New research calls for a rethinking of the traditional approach to health – eschewing the obsession of losing weight for an overall focus on fitness (specifically increasing physical activity). The study argues that fit bodies can come in all sorts of shapes and sizes, and a body with some fat on it can still be healthy and fit.
“We’re not necessarily against weight loss; we just think that it shouldn’t be the primary criterion for judging the success of a lifestyle intervention program,” says study co-author Glenn Gaesser of the College of Health Solutions at Arizona State University, as reported on ScienceDaily.com.
Published in the journal iScience, researchers looked at the effects on mortality risk reduction. They concluded that increased physical activity and cardiovascular fitness provided a more significant impact on health than weight loss.
This approach can also break the cycle of yo-yo dieting (or “weight cycling”), a practice where people lose weight and gain it back (often more than they initially lost) repeatedly. Only 20% of dieters keep their weight off over the long term, according to a study published in the American Journal of Clinical Nutrition. This kind of cycle carries many health risks as obesity, such as muscle loss, fatty liver disease, and diabetes.
A similar study found that physical activity and exercise were more important than continued dietary restrictions when it comes to maintaining weight loss over the long term.
“This study addresses the difficult question of why so many people struggle to keep weight off over a long period,” said Danielle Ostendorf, Ph.D., in a study published in Obesity and reported on ScienceDaily.com. “By providing evidence that a group of successful weight-loss maintainers engages in high levels of physical activity to prevent weight regain – rather than chronically restricting their energy intake – is a step forward to clarifying the relationship between exercise and weight-loss maintenance.”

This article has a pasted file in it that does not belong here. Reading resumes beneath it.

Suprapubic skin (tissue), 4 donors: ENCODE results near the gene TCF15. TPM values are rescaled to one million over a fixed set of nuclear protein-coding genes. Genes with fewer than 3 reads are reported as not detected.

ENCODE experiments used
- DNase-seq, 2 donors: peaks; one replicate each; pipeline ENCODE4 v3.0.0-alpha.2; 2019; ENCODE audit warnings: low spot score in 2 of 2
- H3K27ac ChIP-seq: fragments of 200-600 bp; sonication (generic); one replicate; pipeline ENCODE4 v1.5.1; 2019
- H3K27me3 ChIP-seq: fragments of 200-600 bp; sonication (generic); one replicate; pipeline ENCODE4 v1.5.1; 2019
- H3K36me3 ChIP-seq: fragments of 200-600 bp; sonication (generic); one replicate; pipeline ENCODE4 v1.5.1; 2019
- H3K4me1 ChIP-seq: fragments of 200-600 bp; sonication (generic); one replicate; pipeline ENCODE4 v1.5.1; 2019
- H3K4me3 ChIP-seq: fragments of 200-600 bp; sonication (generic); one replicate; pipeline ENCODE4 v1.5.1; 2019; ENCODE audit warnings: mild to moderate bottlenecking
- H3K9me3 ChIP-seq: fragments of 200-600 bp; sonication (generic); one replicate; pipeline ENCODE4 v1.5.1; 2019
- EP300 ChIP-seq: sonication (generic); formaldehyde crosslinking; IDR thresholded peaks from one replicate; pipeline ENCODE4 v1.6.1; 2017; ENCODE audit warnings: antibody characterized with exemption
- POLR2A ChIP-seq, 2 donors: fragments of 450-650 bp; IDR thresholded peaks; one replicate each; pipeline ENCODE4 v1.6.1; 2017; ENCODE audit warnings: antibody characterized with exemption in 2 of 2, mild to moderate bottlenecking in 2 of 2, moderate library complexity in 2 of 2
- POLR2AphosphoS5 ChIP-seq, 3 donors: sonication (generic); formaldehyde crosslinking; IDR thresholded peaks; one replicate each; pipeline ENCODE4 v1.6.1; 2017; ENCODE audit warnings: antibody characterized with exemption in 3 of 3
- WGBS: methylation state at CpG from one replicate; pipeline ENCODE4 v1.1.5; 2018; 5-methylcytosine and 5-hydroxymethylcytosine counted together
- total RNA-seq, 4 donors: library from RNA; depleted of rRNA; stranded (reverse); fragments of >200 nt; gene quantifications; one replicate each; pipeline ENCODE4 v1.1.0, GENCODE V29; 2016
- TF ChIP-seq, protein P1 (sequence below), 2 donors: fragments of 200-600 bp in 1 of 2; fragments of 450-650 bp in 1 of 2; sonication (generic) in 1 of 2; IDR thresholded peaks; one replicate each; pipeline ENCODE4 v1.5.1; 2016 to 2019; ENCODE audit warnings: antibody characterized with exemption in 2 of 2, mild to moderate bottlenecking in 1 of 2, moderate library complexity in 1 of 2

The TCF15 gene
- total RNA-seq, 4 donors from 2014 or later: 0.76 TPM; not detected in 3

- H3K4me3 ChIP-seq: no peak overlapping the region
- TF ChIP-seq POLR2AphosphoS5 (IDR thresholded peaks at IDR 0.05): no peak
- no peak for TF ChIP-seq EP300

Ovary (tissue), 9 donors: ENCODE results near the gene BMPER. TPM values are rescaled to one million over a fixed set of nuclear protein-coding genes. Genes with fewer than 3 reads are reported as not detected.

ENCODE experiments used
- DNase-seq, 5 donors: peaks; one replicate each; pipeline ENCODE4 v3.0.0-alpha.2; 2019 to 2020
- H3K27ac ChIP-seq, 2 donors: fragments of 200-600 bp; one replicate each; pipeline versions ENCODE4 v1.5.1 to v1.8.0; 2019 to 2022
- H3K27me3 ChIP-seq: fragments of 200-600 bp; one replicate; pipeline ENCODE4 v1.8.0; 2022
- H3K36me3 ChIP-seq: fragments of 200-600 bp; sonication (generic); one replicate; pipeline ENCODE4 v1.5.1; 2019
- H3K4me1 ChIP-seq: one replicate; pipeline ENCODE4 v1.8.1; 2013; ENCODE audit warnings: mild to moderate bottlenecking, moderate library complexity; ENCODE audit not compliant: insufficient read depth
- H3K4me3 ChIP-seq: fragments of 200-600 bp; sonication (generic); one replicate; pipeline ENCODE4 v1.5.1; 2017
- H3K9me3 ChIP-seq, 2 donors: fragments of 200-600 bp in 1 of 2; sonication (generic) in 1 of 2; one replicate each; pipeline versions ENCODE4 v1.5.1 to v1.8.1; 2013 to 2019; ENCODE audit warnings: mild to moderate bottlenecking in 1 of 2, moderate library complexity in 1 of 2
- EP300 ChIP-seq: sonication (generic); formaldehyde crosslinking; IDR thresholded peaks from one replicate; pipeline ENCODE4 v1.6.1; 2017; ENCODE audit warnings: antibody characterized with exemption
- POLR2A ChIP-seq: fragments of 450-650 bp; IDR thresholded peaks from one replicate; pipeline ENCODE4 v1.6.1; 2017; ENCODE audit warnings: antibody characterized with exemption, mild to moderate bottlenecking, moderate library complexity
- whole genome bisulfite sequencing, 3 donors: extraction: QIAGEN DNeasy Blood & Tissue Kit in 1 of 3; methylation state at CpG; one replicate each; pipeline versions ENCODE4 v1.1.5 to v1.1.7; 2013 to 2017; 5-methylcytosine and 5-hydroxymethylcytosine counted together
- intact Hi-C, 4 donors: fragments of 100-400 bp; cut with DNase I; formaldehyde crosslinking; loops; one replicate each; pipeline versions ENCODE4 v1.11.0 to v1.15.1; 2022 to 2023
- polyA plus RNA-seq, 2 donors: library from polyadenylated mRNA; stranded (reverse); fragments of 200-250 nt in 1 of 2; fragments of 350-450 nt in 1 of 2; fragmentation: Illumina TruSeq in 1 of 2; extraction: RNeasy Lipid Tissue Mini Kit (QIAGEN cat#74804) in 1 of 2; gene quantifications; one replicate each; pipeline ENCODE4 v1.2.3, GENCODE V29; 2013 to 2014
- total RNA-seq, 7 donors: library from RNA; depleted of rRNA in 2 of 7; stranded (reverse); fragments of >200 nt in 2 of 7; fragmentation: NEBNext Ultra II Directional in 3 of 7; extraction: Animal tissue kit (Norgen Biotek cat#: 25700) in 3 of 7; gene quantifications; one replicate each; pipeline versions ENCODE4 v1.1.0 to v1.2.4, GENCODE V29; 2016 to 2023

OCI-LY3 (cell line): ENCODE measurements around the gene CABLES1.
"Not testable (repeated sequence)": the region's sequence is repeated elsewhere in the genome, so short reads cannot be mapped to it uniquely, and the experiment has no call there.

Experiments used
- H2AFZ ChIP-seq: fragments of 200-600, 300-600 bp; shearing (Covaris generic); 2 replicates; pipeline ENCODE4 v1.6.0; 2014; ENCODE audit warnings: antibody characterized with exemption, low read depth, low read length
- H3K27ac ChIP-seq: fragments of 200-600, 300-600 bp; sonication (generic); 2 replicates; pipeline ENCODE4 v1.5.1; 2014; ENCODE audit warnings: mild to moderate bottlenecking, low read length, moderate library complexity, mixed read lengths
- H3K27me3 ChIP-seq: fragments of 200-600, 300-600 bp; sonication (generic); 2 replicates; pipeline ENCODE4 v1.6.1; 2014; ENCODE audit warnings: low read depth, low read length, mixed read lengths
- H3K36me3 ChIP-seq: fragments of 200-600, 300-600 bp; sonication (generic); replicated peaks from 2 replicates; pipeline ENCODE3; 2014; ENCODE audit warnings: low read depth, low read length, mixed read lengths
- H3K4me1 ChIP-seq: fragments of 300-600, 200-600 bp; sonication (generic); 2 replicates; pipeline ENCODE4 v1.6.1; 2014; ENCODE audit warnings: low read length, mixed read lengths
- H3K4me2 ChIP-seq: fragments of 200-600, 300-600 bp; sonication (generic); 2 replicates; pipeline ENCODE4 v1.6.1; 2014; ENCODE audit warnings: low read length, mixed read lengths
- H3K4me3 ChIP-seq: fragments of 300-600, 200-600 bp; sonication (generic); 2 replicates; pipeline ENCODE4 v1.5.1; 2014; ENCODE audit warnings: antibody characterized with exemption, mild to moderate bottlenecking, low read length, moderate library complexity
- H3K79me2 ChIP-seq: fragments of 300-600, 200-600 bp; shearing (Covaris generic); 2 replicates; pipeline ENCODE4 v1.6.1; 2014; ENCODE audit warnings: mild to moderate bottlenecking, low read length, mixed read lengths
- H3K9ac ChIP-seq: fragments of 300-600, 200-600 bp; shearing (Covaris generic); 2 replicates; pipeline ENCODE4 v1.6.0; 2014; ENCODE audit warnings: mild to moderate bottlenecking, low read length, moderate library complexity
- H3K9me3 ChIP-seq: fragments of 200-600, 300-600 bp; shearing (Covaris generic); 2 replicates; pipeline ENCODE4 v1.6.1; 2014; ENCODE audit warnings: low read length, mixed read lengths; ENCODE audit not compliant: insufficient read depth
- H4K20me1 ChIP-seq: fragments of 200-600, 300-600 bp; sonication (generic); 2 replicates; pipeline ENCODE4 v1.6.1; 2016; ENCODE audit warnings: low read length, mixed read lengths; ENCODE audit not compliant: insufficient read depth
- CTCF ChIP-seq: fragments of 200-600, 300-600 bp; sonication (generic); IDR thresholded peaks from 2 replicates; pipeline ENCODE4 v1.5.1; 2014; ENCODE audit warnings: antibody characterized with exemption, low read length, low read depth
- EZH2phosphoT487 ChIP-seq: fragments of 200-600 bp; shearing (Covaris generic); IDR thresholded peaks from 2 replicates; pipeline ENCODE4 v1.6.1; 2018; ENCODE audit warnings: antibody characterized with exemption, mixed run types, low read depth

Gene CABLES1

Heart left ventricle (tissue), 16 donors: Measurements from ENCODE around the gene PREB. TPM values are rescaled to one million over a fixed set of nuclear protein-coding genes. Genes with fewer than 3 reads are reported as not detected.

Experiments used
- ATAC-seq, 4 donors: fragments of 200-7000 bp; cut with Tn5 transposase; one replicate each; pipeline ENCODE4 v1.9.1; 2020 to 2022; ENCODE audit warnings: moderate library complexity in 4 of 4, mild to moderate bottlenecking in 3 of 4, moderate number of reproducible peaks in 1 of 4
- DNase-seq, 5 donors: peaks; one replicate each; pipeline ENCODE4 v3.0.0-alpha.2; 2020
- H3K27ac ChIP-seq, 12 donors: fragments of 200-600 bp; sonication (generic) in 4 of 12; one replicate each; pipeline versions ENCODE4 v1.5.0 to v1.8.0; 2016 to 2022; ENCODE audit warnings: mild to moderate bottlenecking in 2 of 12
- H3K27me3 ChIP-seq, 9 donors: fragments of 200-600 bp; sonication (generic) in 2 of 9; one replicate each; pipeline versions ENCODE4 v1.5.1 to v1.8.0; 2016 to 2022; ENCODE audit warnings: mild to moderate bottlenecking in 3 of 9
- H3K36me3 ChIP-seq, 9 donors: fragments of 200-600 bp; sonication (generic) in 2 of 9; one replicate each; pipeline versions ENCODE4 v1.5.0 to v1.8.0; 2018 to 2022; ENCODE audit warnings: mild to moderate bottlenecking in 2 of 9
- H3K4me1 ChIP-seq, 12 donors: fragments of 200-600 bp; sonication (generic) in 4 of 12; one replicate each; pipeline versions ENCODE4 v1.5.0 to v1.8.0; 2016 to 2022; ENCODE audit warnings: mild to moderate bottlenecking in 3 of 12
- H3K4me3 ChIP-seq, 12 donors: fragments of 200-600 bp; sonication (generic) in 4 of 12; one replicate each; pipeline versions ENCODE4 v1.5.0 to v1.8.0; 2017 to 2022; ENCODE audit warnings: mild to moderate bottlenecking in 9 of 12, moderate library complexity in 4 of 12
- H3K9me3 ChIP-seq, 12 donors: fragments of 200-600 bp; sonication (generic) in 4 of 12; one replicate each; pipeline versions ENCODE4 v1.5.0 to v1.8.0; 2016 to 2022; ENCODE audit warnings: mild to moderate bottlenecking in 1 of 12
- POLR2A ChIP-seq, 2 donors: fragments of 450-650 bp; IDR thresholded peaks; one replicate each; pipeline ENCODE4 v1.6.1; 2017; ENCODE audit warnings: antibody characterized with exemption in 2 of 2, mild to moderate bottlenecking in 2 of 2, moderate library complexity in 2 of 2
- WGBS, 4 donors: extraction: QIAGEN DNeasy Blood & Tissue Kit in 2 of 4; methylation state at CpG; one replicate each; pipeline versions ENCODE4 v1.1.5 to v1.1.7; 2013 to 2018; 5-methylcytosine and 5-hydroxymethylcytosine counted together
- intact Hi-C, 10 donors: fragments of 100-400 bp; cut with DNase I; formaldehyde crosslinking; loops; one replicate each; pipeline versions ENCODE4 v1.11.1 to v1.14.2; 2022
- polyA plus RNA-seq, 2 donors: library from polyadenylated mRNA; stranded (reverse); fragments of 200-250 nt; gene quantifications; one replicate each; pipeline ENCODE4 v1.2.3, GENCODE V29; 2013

So does this mean diet doesn’t matter?
Of course not. Overall physical fitness still includes a nutrition component. We need to eat healthy foods – with sufficient micronutrients – to fuel our bodies, stay healthy, and feel good. But the research indicates that a continued physical fitness routine – as part of a healthy lifestyle – can help maintain a healthy weight even if our diets aren’t perfect.
Evan Lee, FitTrack’s Head of Fitness Programming, believes the key is to create a healthy lifestyle built on sustainable behaviors, healthy habits, and finding joy in the things you do.
“The brain is incredibly moldable, and we can learn positive health behaviors,” says Lee.
A former athlete and now trainer of athletes, Lee views food and exercise as symbiotic partners in wellbeing. “Movement is medicine for our bodies, and food is the fuel,” he says.
Your partner in health
FitTrack’s smart scales and new MyHealth app help you build these habits. Lee explains that they establish a baseline of data, allowing you to learn more about your own unique body and how various changes affect that body.